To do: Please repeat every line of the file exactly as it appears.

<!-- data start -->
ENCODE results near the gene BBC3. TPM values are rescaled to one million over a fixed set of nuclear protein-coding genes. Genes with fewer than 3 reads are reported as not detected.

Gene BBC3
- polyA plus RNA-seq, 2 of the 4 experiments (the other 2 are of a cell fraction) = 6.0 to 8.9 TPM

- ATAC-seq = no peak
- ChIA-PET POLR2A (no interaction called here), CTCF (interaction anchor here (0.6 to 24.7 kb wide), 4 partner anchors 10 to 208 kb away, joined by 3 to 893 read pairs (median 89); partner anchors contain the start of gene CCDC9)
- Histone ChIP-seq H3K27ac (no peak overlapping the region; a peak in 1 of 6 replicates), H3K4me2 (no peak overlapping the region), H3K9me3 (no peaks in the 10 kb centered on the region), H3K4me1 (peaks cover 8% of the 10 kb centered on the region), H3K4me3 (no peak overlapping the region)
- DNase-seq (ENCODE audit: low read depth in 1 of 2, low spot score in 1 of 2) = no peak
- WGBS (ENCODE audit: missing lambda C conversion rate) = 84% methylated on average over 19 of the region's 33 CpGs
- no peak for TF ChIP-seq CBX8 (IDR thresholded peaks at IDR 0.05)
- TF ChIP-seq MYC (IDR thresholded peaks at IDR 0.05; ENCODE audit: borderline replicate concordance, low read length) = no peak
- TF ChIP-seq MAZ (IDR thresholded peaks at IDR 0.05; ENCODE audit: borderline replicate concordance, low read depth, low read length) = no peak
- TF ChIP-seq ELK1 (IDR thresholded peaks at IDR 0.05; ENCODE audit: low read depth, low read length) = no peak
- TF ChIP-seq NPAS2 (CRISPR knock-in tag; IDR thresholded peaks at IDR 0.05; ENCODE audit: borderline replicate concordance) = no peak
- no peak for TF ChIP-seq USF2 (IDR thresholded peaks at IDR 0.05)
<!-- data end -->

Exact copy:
ENCODE results near the gene BBC3. TPM values are rescaled to one million over a fixed set of nuclear protein-coding genes. Genes with fewer than 3 reads are reported as not detected.

Gene BBC3
- polyA plus RNA-seq, 2 of the 4 experiments (the other 2 are of a cell fraction) = 6.0 to 8.9 TPM

- ATAC-seq = no peak
- ChIA-PET POLR2A (no interaction called here), CTCF (interaction anchor here (0.6 to 24.7 kb wide), 4 partner anchors 10 to 208 kb away, joined by 3 to 893 read pairs (median 89); partner anchors contain the start of gene CCDC9)
- Histone ChIP-seq H3K27ac (no peak overlapping the region; a peak in 1 of 6 replicates), H3K4me2 (no peak overlapping the region), H3K9me3 (no peaks in the 10 kb centered on the region), H3K4me1 (peaks cover 8% of the 10 kb centered on the region), H3K4me3 (no peak overlapping the region)
- DNase-seq (ENCODE audit: low read depth in 1 of 2, low spot score in 1 of 2) = no peak
- WGBS (ENCODE audit: missing lambda C conversion rate) = 84% methylated on average over 19 of the region's 33 CpGs
- no peak for TF ChIP-seq CBX8 (IDR thresholded peaks at IDR 0.05)
- TF ChIP-seq MYC (IDR thresholded peaks at IDR 0.05; ENCODE audit: borderline replicate concordance, low read length) = no peak
- TF ChIP-seq MAZ (IDR thresholded peaks at IDR 0.05; ENCODE audit: borderline replicate concordance, low read depth, low read length) = no peak
- TF ChIP-seq ELK1 (IDR thresholded peaks at IDR 0.05; ENCODE audit: low read depth, low read length) = no peak
- TF ChIP-seq NPAS2 (CRISPR knock-in tag; IDR thresholded peaks at IDR 0.05; ENCODE audit: borderline replicate concordance) = no peak
- no peak for TF ChIP-seq USF2 (IDR thresholded peaks at IDR 0.05)